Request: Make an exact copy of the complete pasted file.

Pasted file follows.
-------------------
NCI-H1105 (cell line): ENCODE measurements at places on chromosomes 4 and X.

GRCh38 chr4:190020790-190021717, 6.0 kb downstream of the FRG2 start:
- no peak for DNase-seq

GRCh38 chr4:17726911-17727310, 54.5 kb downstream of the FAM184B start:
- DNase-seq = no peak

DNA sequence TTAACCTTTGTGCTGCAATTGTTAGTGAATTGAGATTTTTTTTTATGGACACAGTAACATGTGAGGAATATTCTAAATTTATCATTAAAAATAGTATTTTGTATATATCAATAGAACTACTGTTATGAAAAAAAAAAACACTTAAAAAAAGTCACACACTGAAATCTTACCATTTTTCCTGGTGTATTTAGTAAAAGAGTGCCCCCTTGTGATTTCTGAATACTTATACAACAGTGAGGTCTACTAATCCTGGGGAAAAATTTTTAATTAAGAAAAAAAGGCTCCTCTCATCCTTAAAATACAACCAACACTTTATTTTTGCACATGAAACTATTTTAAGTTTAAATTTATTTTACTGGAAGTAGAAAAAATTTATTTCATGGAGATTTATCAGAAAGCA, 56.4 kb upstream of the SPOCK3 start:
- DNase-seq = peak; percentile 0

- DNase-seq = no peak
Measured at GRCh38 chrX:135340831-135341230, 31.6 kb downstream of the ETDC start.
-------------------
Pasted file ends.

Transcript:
NCI-H1105 (cell line): ENCODE measurements at places on chromosomes 4 and X.

GRCh38 chr4:190020790-190021717, 6.0 kb downstream of the FRG2 start:
- no peak for DNase-seq

GRCh38 chr4:17726911-17727310, 54.5 kb downstream of the FAM184B start:
- DNase-seq = no peak

DNA sequence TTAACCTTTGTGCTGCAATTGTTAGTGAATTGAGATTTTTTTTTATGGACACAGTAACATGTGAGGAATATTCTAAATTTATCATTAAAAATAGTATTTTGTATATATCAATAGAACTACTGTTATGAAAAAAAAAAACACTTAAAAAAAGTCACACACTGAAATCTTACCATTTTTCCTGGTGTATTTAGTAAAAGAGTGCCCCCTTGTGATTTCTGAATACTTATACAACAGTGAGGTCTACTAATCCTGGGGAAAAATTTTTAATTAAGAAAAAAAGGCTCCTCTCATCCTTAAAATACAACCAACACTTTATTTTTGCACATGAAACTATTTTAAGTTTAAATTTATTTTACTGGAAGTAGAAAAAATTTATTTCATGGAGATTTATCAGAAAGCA, 56.4 kb upstream of the SPOCK3 start:
- DNase-seq = peak; percentile 0

- DNase-seq = no peak
Measured at GRCh38 chrX:135340831-135341230, 31.6 kb downstream of the ETDC start.